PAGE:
24 Aquarii

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24 Aquarii
Observation data
Epoch J2000      Equinox J2000
Constellation Aquarius
Right ascension 21h 39m 31.52640s[1]
Declination −00° 03′ 04.0268″[1]
Apparent magnitude (V) 6.65[2]
Spectral type F7 III[3]
B−V color index +0.52[4]
Proper motion (μ) RA: +232.76[1] mas/yr
Dec.: +8.81[1] mas/yr
Parallax (π) 22.74 ± 0.81[1] mas
Distance 143 ± 5 ly
(44 ± 2 pc)
Absolute magnitude (MV) 3.43[2]
Period (P) 48.65 yr
Semi-major axis (a) 0.448″
Eccentricity (e) 0.868
Inclination (i) 58.0°
Longitude of the node (Ω) 139.3°
Periastron epoch (T) 1971.55
Argument of periastron (ω)
Temperature 6,223[2] K
Metallicity [Fe/H] –0.11[2] dex
Age 3.1[2] Gyr
Other designations
BD-00 4245, HD 206058, HIP 106942, LTT 8626, SAO 145566.
Database references

24 Aquarii (abbreviated 24 Aqr) is a double star in the equatorial constellation of Aquarius. 24 Aquarii is the Flamsteed designation. The apparent magnitude of this system is 6.65,[2] which, according to the Bortle Dark-Sky Scale, means it is a faint star that is just visible to the naked eye from dark, rural skies. It has an annual parallax shift of 22.74 milliarcseconds,[1] which is equivalent to a distance of 143 light-years (44 parsecs) from Earth. The system has a stellar classification of F7 III,[3] suggesting it contains an evolved giant star.


  1. ^ a b c d e f van Leeuwen, F. (November 2007), "Validation of the new Hipparcos reduction", Astronomy and Astrophysics, 474 (2): 653–664, arXiv:0708.1752Freely accessible, Bibcode:2007A&A...474..653V, doi:10.1051/0004-6361:20078357.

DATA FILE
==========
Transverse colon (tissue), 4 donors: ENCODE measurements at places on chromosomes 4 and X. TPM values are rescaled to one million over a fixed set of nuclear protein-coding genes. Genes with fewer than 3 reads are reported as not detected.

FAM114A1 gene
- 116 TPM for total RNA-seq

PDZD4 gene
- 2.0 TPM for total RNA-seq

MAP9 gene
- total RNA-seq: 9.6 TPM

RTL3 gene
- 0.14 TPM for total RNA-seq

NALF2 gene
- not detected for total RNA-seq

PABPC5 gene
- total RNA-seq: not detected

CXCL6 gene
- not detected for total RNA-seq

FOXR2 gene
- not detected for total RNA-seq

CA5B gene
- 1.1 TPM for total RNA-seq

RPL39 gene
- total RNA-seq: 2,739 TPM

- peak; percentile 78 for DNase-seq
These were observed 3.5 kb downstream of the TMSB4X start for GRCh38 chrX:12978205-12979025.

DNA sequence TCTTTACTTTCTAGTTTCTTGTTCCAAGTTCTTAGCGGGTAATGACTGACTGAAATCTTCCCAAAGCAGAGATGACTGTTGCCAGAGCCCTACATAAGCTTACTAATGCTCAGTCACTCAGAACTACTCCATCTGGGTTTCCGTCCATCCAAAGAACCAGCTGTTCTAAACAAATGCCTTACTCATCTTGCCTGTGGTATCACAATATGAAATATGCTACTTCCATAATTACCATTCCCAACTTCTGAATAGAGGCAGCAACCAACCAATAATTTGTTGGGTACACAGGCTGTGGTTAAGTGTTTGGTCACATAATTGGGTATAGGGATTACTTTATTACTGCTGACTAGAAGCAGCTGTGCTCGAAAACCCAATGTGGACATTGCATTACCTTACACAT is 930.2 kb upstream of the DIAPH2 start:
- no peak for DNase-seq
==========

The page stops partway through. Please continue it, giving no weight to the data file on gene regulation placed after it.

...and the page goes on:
2. ^ a b c d e f Nordström, B.; et al. (May 2004), "The Geneva-Copenhagen survey of the Solar neighbourhood. Ages, metallicities, and kinematic properties of ˜14 000 F and G dwarfs", Astronomy and Astrophysics, 418: 989–1019, arXiv:astro-ph/0405198Freely accessible, Bibcode:2004A&A...418..989N, doi:10.1051/0004-6361:20035959. 
  3. ^ a b Fehrenbach, C. (1966), "La mesure des vitesses radiales au prisme objectif XIX. Liste de 893 vitesses radiales determinees au prisme objectif a vision directe", Publications de l'Observatoire de Haute-Provence, 8: 25, Bibcode:1966POHP....8...25F. 
  4. ^ Cousins, A. W. J.; Stoy, R. H. (1962), "Photoelectric magnitudes and colours of Southern stars", Royal Observatory Bulletin, 64, Bibcode:1962RGOB...64..103C. 
  5. ^ Branham, Richard L., Jr. (March 2005), "Calculating the Apparent Orbit of a Double Star", The Astrophysical Journal, 622 (1): 613–61, Bibcode:2005ApJ...622..613B, doi:10.1086/427870. 

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